Hansi Flick has been sacked as Germany manager after a terrible run of four wins in 17 games for the Euro 2024 hosts.
Huge questions were asked after the humiliating 4-1 defeat to Japan in Wolfsburg on Saturday night.
There were high hopes for Flick to succeed in the position after a successful spell as manager of Bayern Munich.
Flick vowed to keep fighting after the defeat, but his tenure as his country’s manager ended on Sunday at a five-star hotel in the city where his final match handed him an embarrassing defeat.
PICTURE revealed that he was informed of his decision by the president of the German Football Association (DFB), Bernd Neuendorf, and the director of the national team, Rudi Voller.
Hansi Flick has been sacked as Germany coach after a poor run of four wins in 17 games.
Germany’s heavy 4-1 defeat to Japan in Wolfsburg on Saturday evening proved too much for Flick.
Flick vowed to keep fighting after the defeat, but was informed on Sunday by national team director Rudi Voller (right) and DFB president Bernd Neuendorf that he had been sacked.
The players were then summoned to the five-star Ritz Carlton hotel in Wolfsburg, where they were informed of his dismissal before he said goodbye.
At 5:23 p.m., three DFB shuttles left the hotel through the rear of the hotel exit, with Flick and his assistant coach Marcus Sorg leaving the German camp ahead of their friendly match against France on Tuesday.
Voller is said to have fought for Flick not to be sacked immediately, making a “strong argument” for not getting rid of a manager between games.
However, it was Voller who revealed the negotiations would take place on Sunday, after saying the 4-1 defeat to Japan was a “disgrace” and in a message to the players said they “couldn’t shit their pants now.” .
He said after the loss to Japan: “We are all still in shock. Losing 4-1 is a shame.
“We should all take a good look at ourselves and see what happens next. We’d all do well to sleep on it tonight.
“I just spoke to Hansi – he is deeply affected. We’ll talk tomorrow about why this happened. It was embarrassing.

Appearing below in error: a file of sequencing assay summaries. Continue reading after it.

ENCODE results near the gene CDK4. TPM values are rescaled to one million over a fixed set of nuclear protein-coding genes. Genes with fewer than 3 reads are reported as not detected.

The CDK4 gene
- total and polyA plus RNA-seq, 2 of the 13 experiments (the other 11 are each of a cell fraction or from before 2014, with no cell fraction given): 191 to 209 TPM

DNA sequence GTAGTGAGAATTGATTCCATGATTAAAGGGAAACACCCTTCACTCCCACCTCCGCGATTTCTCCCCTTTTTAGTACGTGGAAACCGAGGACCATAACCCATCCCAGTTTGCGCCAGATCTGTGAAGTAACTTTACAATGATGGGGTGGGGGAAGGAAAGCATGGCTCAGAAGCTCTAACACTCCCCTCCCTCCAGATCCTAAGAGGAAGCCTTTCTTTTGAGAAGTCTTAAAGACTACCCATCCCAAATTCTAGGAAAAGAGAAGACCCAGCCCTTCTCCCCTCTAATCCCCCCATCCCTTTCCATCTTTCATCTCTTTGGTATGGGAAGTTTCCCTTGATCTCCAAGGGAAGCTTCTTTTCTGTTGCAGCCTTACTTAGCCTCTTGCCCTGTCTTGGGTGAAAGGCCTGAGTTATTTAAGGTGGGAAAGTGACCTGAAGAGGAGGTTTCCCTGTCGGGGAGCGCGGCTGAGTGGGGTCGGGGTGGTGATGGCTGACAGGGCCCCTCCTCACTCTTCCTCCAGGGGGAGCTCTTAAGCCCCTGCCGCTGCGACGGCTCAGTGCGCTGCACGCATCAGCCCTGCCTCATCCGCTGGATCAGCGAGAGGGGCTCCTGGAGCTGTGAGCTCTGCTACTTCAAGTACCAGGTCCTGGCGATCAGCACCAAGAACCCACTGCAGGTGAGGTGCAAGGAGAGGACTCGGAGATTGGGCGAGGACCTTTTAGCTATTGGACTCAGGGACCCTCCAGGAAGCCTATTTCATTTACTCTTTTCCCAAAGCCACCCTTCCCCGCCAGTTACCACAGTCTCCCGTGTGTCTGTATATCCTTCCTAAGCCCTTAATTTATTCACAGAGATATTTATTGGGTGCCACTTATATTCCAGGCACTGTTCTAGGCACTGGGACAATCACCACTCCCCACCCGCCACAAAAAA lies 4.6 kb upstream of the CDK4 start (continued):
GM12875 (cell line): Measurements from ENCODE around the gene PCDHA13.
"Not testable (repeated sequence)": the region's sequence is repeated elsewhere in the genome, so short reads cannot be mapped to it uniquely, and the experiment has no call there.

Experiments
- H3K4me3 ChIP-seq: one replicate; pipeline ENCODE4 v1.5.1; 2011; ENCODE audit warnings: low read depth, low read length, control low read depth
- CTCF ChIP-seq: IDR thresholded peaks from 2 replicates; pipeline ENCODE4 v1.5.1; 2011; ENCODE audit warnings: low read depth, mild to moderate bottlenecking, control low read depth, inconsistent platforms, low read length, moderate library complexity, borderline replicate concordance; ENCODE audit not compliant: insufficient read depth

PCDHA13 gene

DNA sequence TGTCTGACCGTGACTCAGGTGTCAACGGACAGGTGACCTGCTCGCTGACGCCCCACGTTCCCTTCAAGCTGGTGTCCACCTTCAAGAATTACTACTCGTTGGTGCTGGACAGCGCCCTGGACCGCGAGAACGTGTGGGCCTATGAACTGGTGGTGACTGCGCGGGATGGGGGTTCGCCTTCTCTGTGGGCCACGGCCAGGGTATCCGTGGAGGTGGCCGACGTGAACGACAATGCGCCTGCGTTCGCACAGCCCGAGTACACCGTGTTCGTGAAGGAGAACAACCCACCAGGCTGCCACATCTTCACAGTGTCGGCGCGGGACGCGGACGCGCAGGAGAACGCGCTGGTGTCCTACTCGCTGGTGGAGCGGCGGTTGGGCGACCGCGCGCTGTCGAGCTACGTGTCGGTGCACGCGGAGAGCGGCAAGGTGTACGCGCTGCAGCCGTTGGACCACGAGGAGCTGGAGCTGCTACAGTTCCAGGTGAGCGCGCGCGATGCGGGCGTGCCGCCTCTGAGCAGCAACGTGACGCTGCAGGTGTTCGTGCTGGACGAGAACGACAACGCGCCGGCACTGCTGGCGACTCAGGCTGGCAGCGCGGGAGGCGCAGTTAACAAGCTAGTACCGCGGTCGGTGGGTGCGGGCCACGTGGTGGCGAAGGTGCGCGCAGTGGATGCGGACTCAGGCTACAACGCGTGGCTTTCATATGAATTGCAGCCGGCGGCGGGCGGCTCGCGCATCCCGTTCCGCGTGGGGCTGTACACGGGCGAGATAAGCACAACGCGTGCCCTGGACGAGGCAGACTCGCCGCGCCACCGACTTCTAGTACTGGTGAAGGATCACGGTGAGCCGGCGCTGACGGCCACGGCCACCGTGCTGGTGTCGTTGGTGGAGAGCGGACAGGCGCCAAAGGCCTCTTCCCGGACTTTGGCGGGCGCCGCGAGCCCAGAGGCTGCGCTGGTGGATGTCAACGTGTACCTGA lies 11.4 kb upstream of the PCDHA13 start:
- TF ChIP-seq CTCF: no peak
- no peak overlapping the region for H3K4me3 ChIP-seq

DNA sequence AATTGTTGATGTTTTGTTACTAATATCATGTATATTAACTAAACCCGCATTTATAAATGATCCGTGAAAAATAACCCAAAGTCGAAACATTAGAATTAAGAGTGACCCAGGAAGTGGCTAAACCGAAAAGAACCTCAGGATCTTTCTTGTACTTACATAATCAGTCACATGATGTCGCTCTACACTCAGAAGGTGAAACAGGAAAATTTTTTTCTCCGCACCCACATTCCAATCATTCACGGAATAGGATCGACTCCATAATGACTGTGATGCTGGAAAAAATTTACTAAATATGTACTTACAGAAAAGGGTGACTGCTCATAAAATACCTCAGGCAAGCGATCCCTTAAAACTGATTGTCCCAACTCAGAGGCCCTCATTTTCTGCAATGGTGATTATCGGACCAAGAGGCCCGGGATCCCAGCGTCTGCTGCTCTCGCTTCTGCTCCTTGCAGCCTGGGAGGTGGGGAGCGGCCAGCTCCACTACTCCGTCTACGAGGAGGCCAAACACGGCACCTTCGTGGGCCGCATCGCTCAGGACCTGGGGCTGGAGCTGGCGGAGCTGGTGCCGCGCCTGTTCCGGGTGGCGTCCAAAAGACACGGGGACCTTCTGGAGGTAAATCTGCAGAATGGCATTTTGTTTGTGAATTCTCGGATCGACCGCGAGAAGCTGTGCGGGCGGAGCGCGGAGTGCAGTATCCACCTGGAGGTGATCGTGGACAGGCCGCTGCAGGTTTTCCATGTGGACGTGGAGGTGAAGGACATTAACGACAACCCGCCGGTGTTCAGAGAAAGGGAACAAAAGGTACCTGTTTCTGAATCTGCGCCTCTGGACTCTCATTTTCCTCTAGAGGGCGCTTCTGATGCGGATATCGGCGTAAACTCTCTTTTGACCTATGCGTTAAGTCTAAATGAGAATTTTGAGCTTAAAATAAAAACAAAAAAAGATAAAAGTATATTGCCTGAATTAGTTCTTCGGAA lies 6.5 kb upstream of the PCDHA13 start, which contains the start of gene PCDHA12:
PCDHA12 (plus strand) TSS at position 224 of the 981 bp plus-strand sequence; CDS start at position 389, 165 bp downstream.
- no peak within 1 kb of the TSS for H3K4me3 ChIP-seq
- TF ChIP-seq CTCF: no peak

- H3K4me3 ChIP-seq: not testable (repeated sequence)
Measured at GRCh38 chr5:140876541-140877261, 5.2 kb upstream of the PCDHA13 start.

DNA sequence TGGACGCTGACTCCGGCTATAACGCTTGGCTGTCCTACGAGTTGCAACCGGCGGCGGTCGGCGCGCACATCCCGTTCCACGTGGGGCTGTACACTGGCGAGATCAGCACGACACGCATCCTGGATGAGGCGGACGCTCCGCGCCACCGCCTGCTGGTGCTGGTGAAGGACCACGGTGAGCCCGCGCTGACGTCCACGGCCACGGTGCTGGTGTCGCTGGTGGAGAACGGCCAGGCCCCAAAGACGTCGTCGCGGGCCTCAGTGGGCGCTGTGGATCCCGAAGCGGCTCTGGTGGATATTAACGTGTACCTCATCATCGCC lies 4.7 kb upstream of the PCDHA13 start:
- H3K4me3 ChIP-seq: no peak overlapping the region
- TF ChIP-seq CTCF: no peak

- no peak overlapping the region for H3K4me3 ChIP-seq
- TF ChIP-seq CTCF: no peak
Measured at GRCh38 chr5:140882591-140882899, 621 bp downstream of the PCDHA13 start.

But 24 hours later, after being unable to convince other German officials to keep Flick, he spoke of the importance of bringing in a coach who can bring them back to the “level they expect”.
Voller, who will take over against France, has told other officials that Flick should keep his job for Tuesday’s friendly.
The decision was taken at Ritz Carlton Hotel where the German team is staying in Wolfsburg, with Flick leaving in a DFB shuttle at 5:23 p.m.
He said: “I will therefore temporarily take care of the national team for the only match against France with Hannes Wolf at my side.”
“The most urgent task will then be to hire a national coach who will quickly realign our team and prepare it for next year’s big European Championship, which we all hope will bring positive impulses for German football and for our entire country. country.
“A national coach who will then, in the long term, bring the national team back to the level we know and expect of it.”
When he spoke to reporters after Germany’s loss to Japan, Flick had the air of a man who knew everything was on the wall, even though he had outwardly declared that he was ” the ideal man for the job.”
After the match, he told reporters: “I know there is a dynamic in football and I can’t predict what will happen, but from my side we are trying everything to prepare the team well. “
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“I think we’re doing a good job and I think I’m (the right man for the job),” he said when asked specifically about his future.
But pressure has increased on the DFB from fans, as well as media outlets like BILD calling for his dismissal.
BILD brutally described him as the “worst national coach ever”, while claiming they were lucky to be the hosts of Euro 2024 as they “probably wouldn’t have qualified”.
Jurgen Klopp is seen as Germany’s right man for the job, although the Liverpool manager is unavailable at the moment.
Julian Nagelsmann is described as the current top candidate, while Eintracht Frankfurt’s Matthias Sammer and Matthias Sammer – who has not managed since 2005 but has held a behind-the-scenes role with Germany and Bayern Munich since then – have also been linked to work.